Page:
On either side of the anus in both dogs and cats, there are structures called Anal Sacs. These sacs are lined with anal glands, which secrete a very smelly fluid. The fluid stored in the sacs is expressed through ducts when the pet defecates, and is a way of ‘marking’ the area with the pet’s unique scent. The anal sacs can also be expressed when the pet is stressed.
Anal sacs can very commonly get impacted, usually due to blocked ducts that do not allow the fluid to be expressed. This can happen in both dogs and cats, but is most common in small breed dogs. Signs can include ‘scooting’ or rubbing of the bottom on the ground, or frequent licking of the area around the anus. If this happens, the sacs may need to be emptied by a veterinarian or veterinary technician. There are some groomers who are also able to empty impacted sacs. Some dogs require regular expression of the anal glands, and a high fiber diet may aid in naturally emptying the sacs. Adding plain bran, leafy green vegetables or other forms of fiber may help. Anal sacculectomy, or surgery to remove the sacs, may be considered when the problem occurs very frequently.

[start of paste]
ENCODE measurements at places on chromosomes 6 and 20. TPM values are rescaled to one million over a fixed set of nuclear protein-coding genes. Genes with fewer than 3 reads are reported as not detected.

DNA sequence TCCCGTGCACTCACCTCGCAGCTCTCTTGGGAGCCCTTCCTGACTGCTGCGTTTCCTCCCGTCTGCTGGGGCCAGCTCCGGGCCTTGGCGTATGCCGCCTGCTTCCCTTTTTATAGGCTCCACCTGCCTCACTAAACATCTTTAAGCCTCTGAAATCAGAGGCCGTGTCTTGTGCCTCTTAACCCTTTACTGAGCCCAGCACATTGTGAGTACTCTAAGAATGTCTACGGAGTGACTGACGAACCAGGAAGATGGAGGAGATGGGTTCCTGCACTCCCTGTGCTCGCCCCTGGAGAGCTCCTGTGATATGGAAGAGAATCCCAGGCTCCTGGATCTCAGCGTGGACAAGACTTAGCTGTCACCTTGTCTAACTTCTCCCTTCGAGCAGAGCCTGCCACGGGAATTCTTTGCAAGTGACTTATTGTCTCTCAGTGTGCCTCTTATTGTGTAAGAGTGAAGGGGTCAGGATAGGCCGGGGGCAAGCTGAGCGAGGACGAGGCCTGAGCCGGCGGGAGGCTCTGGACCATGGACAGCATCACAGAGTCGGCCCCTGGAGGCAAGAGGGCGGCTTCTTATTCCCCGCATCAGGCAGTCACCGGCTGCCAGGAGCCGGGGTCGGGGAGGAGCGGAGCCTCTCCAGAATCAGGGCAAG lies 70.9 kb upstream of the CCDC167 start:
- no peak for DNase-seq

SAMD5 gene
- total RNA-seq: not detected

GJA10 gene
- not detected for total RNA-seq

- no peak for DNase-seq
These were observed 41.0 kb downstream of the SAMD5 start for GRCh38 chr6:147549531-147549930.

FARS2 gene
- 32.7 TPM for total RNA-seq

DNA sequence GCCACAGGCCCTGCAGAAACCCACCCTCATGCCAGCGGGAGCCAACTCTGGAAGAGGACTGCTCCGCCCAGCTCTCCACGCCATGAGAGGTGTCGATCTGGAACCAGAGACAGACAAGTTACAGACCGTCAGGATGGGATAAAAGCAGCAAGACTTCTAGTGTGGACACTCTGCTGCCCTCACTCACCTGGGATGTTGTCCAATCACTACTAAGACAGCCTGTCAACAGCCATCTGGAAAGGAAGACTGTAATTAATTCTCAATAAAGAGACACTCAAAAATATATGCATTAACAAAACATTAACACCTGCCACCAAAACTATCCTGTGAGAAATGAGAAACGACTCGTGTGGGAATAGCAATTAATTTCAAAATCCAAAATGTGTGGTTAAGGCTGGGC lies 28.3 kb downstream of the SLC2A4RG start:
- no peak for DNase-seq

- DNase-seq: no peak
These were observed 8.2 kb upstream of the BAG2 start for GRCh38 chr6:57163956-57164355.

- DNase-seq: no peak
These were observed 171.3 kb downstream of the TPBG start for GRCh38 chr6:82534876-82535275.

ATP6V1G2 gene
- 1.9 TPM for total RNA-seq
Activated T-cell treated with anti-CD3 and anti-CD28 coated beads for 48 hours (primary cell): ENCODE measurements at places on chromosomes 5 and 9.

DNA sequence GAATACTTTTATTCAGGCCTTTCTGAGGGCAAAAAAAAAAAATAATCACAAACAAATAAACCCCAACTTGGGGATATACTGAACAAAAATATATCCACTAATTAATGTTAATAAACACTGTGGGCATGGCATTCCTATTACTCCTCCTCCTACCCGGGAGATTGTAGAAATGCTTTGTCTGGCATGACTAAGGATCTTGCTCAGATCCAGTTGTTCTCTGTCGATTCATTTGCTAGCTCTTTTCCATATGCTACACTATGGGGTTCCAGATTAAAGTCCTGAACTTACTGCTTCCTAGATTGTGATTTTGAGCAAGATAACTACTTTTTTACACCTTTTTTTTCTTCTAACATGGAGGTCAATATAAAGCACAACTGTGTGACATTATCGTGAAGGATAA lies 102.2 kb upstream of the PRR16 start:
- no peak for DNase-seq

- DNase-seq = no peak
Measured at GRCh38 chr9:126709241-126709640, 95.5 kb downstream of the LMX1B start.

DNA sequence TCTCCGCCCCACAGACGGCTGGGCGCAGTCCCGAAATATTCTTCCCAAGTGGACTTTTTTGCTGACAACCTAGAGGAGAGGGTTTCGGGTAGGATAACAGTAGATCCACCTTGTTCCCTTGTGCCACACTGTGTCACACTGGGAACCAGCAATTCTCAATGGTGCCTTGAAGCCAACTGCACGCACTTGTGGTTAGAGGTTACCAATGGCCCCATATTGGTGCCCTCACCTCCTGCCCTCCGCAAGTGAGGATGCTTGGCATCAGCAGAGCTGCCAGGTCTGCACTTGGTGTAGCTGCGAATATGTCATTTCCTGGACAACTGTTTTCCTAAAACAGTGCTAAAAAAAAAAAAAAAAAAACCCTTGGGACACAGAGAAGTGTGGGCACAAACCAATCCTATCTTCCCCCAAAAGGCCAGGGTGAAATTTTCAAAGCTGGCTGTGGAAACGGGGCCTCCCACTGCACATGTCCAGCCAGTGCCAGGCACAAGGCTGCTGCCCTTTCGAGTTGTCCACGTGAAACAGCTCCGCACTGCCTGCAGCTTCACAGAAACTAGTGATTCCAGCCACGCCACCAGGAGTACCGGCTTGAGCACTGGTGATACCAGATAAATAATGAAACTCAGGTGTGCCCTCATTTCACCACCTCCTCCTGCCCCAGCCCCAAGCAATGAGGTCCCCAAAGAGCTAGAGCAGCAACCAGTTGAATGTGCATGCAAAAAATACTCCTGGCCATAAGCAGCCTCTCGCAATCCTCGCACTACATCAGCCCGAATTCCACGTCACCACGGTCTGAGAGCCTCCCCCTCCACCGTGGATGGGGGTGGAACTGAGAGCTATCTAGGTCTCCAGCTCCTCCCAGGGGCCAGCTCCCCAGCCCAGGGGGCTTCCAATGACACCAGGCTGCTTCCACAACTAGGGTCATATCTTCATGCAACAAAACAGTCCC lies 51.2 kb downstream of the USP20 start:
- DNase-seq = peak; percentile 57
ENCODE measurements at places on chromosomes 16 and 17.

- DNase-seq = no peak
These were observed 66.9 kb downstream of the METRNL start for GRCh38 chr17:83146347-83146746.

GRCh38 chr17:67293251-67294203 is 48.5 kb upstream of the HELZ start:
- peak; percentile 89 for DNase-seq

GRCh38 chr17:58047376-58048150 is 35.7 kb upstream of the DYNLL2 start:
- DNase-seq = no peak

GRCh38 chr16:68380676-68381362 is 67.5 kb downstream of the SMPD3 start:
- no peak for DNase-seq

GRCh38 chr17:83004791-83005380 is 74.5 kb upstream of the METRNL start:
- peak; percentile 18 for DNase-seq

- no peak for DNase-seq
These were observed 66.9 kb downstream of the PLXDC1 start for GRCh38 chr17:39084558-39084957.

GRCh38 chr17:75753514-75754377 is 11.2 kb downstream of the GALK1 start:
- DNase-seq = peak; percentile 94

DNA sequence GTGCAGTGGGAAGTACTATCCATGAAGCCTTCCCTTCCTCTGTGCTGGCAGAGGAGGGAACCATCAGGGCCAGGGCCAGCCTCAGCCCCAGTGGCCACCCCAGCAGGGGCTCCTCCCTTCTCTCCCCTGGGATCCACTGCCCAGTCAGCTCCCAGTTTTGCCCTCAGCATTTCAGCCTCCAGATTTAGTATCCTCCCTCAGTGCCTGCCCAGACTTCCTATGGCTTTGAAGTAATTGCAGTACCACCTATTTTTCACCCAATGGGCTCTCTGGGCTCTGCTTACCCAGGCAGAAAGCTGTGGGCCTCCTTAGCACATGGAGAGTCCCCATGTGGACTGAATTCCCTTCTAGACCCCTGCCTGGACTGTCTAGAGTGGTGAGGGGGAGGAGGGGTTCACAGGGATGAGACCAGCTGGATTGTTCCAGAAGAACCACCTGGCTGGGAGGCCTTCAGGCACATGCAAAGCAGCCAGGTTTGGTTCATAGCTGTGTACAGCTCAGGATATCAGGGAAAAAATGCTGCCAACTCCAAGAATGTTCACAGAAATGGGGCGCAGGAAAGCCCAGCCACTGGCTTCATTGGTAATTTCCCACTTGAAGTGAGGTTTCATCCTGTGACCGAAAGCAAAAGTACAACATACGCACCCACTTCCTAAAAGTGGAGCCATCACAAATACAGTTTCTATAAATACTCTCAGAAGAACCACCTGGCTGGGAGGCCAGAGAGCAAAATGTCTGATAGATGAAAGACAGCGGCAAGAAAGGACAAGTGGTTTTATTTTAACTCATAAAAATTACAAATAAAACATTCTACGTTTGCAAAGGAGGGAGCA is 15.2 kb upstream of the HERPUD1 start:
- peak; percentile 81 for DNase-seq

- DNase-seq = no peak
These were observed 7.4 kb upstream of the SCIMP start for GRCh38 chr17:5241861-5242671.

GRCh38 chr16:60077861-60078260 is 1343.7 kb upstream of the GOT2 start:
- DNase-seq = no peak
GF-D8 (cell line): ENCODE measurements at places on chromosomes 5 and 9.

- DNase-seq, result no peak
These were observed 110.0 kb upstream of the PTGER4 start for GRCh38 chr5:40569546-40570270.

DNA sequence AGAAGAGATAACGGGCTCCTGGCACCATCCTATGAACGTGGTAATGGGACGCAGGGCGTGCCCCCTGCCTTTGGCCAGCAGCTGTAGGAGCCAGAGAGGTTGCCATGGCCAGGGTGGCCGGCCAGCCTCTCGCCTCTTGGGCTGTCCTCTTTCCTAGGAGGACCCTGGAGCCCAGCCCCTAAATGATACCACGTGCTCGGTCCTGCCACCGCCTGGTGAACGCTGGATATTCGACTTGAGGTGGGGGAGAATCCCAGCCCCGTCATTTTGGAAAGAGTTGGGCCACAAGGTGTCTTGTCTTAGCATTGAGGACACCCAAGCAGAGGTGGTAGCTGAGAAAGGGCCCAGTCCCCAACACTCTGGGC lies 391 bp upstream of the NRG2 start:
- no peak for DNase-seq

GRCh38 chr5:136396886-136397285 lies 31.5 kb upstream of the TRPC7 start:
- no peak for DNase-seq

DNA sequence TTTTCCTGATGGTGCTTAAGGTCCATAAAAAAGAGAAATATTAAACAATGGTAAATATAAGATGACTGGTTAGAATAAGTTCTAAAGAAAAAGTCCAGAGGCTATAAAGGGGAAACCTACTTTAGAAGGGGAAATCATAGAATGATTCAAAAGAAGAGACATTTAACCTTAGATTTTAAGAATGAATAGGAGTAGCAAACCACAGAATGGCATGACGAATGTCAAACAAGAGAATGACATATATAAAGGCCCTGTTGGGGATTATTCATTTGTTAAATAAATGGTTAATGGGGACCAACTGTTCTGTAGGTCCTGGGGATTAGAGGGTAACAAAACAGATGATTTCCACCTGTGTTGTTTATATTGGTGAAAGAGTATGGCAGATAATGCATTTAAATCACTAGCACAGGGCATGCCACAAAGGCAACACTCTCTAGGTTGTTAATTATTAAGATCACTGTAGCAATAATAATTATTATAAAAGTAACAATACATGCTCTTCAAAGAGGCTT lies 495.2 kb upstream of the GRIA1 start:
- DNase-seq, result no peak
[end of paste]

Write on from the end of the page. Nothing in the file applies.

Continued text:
If the impaction becomes severe, it could become infected and abscessed. This will cause similar signs as impaction; however it will be accompanied by pain. An infected or abscessed gland warrants a visit to the veterinarian and requires treatment with antibiotics with or without surgery.
There are also some tumors that can occur in or near the anal sacs and the treatment for these is far more complicated. Like with any tumor, the veterinarian will most likely start with a biopsy, and then make recommendations based on the lab results.
Did your pet ever suffer from impacted anal sacs? What did your vet recommend and how did you treat the problem? Please share with us in the comments below.